Further, even if the customer was served alcohol and impairment was obvious, the State of Arizona would have to prove that the injury or damage was caused as a direct result of the alcohol being served, which is not that easy to do. But there’s a bigger question at hand.

Obvious Drunk Surpasses Legal Guidelines

The legal limit of alcohol, based on Arizona law, converts to a blood alcohol level of “0.08”. This is not subject to a person’s weight, height or metabolism. In addition, many people are too impaired to drive long before their blood alcohol level reaches the legal limit. And others, reach the legal limit – long before there are visible signs of impairment. So how would a bartender, even the most experienced, be able to tell if someone’s had too much?

Knowing Your Limit Has Little to Do with the Law

Just as each person handles alcohol differently, each person has a specific limit before impairment is reached, irrespective of Arizona law. If you have a poor sense of judgement or inability to control your intake, plan social outings with trusted friends who can act on your behalf and tell you when enough is enough.

Sobriety and Restaurant Profits Don’t Mix

Any venue that holds a liquor license is required to serve alcohol in a responsible manner. However, this does not include making individual assessments on customers and their ability to control their intake. In the city of Scottsdale, where much of the revenue is dependent on seasonal visitors, college students, young professionals and the draw from special events, finding the next big party is not just an expectation but the rule. As such, bar owners and restauranteurs commit to that end, ensuring the happiness and safety of their clientele while in their establishment.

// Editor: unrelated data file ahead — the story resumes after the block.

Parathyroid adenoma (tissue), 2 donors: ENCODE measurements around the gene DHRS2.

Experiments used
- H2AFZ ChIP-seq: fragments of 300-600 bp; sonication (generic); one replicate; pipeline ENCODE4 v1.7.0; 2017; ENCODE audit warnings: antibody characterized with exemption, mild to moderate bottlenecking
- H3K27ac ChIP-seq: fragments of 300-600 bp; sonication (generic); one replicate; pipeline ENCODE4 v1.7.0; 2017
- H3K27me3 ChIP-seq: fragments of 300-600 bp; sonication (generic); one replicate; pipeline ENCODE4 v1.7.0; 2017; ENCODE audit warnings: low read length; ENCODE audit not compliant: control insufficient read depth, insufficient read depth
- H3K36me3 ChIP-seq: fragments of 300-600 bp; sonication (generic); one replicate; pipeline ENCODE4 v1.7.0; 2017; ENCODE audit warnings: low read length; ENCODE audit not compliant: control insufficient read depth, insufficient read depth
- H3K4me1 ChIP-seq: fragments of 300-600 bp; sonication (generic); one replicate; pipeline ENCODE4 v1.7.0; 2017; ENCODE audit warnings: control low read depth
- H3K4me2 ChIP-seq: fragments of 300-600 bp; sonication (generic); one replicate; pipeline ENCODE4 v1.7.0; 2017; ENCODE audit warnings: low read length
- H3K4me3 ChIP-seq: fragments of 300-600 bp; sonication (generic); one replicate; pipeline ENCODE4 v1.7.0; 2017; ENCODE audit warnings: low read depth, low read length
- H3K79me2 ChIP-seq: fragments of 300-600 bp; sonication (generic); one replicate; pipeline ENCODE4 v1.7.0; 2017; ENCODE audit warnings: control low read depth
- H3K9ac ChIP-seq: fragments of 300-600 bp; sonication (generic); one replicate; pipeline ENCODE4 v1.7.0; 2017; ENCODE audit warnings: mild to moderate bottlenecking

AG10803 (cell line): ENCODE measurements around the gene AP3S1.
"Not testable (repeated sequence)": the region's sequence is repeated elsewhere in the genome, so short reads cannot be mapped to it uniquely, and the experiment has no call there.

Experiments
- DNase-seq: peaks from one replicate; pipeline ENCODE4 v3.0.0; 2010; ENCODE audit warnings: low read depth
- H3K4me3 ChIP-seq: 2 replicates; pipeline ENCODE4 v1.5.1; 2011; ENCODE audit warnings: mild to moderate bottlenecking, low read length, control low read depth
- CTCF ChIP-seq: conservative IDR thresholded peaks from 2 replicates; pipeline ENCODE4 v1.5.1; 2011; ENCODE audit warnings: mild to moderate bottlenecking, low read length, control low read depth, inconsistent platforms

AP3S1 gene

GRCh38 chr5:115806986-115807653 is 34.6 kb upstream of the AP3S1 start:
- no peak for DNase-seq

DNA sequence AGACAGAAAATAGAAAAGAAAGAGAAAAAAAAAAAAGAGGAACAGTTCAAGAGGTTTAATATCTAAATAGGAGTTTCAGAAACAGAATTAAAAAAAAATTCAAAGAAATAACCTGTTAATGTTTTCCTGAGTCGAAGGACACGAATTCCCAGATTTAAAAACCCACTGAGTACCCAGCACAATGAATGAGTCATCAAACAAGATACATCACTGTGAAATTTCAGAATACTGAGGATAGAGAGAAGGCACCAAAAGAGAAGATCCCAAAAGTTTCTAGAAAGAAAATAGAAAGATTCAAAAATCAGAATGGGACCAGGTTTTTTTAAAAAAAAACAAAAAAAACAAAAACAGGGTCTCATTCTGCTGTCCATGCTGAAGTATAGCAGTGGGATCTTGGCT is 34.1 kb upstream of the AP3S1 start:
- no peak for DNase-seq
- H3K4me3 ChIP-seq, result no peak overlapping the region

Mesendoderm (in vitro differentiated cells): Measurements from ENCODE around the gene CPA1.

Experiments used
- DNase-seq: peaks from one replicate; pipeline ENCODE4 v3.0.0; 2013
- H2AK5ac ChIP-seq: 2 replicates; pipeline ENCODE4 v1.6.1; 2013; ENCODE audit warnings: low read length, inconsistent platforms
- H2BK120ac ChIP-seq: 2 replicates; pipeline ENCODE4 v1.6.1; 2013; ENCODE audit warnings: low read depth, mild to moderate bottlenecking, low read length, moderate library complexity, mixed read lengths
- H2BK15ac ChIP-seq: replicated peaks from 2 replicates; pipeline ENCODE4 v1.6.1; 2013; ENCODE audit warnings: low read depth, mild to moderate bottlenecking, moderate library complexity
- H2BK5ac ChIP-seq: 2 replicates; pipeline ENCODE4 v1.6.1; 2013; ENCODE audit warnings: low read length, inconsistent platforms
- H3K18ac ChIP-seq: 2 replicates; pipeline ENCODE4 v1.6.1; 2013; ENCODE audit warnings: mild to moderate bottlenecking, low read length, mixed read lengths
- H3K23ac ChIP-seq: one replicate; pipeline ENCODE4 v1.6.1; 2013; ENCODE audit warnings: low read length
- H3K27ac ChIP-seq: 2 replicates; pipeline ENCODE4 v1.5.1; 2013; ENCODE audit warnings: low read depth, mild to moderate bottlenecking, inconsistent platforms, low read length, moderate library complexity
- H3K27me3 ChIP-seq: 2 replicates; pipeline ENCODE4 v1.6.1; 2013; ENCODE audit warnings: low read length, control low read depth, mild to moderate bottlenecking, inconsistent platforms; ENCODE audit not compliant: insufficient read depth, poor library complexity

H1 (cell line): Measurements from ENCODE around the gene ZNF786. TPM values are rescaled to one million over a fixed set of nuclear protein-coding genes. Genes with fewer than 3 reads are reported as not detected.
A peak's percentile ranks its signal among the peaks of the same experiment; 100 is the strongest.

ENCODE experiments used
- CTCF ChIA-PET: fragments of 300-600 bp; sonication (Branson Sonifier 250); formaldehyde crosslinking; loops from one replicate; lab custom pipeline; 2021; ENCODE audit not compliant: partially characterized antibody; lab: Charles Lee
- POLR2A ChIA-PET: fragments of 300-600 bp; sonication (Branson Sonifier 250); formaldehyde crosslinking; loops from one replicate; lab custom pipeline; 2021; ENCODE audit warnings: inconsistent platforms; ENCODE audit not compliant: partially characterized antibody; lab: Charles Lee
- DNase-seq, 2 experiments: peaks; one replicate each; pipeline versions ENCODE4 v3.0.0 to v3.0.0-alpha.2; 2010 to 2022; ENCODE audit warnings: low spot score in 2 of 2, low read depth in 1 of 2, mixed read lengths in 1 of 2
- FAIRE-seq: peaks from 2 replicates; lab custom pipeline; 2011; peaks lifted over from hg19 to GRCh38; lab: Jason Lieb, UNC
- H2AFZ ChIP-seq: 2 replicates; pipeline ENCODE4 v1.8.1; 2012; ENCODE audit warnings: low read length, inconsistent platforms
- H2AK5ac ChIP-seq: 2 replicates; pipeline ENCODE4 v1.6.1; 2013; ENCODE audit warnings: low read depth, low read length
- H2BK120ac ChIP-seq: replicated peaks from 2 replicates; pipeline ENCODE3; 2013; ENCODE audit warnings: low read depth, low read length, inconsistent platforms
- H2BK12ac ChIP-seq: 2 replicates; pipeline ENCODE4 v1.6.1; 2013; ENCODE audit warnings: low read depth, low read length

I asked a former bar owner from Scottsdale, who lives with alcoholism, how he handled regular customers who obviously overconsumed during his shift. (He had chosen to remain anonymous).

“Hey… people go out to have a good time… or forget their problems. I’m not going to stand in their way. If they start mouthing off or swinging fists, that’s a different story. Yeah… sometimes, I’d order them a ride. But the minute they exit the door, they’re on their own,” he said without reservation.

What a bartender won’t do is step up and act like your AA sponsor. Part of a customer’s unspoken tenet is to drink responsibly. For those with untreated alcoholism, this is an impossibility as excessive behavior is their norm.

Abstinence Is the Best Letter of Ethical Law

Legal restraints don’t always align with moral code. While dram shop law was long overdue, according to some, it still stands short on consistency. At what point does “entitlement to drink” stop and personal accountability begin? Should an individual’s rights supersede the health and safety of others?

Perhaps actor Marlon Brando said it best: “If we are not our brother’s keeper, at least let us not be his executioner.”

If You Have Trouble Saying When, Now Is the Time to Get Help

Talk to Someone Who’s Been There. Talk to Someone Who Can Help. Scottsdale Recovery Center holds the highest accreditation (Joint Commission) and is Arizona’s premier rehab facility since 2007. Call 602-346-9142.